Protective effects of whey on rat liver damage induced by chronic alcohol intake
In 2012, alcohol liver disease resulted in 3.3 million—5.9% of global deaths. This study introduced whey protection capacity against chronic alcohol-induced liver injury. Rats were orally administered to 12% ethanol solution in water (ad libitum, average 8.14 g of ethanol/kg body weight (b.w.)/day) alone or combined with whey (per os, 2 g/kg b.w./day). After 6-week treatment, chronic ethanol consumption induced significant histopathological liver changes: congestion, central vein dilation, hepatic portal vein branch dilation, Kupffer cells hyperplasia, fatty liver changes, and hepatocytes focal necrosis. Ethanol significantly increased liver catalase activity and glutathione reductase protein expression without significant effects on antioxidative enzymes: glutathione peroxidase (GPx), copper–zinc-containing superoxide dismutase (CuZnSOD) and manganesecontaining superoxide dismutase (MnSOD). Co-treatment with whey significantly attenuated pathohistological changes induced by ethanol ingestion and increased GSH-Px and nuclear factor kappa B (NF-kB) protein expression. Our results showed positive effects of whey on liver chronically exposed to ethanol, which seem to be associated with NF-kB-GPx signaling.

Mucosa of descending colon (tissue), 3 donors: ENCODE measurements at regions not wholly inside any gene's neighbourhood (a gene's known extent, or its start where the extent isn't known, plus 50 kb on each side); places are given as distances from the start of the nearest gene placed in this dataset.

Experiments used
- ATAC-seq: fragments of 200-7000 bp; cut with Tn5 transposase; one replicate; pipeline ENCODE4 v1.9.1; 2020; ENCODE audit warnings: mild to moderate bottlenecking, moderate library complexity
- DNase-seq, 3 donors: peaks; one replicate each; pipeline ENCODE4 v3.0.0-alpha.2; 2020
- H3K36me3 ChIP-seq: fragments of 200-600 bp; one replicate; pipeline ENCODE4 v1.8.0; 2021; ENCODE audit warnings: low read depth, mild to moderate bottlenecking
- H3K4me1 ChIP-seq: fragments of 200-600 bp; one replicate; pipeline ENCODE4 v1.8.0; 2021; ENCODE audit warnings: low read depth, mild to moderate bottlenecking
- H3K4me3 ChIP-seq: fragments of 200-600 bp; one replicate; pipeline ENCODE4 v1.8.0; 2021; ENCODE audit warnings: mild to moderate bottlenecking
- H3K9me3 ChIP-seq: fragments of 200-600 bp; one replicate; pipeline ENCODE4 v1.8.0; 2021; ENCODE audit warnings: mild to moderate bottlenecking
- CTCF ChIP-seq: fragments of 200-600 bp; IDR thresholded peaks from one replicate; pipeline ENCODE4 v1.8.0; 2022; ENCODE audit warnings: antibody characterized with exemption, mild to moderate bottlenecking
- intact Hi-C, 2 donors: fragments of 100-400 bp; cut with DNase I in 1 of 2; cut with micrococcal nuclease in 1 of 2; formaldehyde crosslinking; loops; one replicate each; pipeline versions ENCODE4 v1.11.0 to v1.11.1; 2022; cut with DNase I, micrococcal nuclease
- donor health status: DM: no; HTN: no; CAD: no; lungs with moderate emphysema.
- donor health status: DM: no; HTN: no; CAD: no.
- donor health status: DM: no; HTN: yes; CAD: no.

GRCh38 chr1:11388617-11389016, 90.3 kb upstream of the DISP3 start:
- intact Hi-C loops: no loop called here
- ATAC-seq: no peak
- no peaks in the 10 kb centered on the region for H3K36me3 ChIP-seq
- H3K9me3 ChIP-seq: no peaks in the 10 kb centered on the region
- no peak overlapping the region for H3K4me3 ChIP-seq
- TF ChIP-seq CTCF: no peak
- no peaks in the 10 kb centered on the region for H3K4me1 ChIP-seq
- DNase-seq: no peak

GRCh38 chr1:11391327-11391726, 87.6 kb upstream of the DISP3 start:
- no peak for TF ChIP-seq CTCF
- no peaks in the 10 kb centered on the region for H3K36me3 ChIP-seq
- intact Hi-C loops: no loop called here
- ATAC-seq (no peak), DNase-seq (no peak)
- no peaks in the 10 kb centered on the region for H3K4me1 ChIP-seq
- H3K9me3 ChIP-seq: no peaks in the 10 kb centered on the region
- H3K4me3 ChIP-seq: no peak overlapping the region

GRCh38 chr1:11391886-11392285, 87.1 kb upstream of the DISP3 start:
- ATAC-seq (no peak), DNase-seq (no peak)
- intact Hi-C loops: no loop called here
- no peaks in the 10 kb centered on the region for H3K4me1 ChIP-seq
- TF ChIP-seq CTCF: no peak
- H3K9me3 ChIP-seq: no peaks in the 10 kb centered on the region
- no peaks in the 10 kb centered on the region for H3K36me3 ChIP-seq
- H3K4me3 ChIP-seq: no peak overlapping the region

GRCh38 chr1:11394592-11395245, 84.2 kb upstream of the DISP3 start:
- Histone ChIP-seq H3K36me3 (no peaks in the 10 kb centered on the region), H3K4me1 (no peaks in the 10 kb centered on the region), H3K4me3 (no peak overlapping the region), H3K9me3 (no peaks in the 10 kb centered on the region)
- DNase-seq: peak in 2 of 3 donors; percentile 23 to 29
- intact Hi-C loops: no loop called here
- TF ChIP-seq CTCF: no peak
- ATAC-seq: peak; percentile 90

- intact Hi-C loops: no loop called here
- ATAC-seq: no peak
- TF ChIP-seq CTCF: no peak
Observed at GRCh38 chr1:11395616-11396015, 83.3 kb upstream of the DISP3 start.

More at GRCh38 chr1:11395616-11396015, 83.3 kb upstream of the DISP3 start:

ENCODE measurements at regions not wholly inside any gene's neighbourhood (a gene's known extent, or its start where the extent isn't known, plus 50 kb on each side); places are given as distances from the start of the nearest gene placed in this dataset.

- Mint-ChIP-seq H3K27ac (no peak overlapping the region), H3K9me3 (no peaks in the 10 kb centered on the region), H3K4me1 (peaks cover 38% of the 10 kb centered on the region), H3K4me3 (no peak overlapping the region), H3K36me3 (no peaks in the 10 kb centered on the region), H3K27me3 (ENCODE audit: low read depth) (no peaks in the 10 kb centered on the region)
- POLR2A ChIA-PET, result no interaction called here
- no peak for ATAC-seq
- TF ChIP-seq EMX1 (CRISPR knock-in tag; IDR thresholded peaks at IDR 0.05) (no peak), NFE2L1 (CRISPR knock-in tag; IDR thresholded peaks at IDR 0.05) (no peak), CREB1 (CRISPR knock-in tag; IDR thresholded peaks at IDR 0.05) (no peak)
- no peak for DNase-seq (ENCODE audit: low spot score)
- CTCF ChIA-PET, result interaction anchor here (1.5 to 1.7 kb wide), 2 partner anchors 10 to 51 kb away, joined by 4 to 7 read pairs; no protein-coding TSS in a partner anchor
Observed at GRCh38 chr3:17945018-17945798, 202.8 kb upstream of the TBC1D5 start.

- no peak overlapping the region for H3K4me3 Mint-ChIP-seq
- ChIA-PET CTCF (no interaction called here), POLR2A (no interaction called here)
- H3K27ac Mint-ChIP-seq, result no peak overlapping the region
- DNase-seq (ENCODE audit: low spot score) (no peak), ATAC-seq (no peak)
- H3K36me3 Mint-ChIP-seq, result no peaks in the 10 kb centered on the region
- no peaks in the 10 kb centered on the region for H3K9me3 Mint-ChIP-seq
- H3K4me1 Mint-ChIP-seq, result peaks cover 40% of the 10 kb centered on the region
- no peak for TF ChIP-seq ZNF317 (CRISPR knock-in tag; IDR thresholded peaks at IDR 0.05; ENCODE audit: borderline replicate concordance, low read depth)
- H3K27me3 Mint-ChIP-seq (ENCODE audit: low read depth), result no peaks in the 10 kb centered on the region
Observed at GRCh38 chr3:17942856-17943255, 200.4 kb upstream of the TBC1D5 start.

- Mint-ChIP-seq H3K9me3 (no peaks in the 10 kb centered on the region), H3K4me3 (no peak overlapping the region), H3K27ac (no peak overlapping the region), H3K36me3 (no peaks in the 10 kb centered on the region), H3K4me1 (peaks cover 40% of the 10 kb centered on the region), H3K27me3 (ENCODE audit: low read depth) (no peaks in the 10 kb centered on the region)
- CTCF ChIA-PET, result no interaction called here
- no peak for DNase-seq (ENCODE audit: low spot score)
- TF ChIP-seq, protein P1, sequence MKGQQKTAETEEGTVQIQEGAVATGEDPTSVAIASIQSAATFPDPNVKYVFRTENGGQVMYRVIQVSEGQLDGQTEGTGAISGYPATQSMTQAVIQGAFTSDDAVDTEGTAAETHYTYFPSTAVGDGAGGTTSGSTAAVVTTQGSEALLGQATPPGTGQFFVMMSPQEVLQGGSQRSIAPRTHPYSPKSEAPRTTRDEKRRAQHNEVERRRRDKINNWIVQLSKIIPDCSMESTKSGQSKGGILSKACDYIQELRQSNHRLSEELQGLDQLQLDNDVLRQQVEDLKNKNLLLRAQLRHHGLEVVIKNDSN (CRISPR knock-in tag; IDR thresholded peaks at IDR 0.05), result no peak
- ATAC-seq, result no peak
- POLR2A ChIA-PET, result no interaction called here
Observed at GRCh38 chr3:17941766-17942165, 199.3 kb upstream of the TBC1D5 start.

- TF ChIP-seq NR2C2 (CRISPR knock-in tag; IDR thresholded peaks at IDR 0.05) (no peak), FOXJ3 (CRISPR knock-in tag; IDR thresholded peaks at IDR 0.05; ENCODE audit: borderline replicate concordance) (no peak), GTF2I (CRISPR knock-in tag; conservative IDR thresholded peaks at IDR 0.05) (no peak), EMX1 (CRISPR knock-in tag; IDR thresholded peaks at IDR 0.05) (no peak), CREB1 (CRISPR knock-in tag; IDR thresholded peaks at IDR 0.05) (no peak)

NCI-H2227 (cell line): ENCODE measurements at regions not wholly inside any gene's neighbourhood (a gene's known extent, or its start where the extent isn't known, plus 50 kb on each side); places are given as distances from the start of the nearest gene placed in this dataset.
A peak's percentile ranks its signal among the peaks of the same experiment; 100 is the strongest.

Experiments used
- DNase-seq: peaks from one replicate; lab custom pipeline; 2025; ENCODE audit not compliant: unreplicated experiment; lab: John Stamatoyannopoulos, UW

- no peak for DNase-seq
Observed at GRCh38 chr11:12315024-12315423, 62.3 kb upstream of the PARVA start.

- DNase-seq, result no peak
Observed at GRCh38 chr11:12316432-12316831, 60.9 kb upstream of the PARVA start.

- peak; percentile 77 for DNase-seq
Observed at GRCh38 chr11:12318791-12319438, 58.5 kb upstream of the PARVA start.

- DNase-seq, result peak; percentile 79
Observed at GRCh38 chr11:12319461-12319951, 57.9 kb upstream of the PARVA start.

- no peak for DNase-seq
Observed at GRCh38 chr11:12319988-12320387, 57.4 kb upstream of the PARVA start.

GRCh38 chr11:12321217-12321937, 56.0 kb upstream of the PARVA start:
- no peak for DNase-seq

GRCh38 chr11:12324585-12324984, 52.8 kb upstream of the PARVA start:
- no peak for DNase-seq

Alcohol liver disease, rat, whey, ethanol, antioxidant enzymes, NF-kB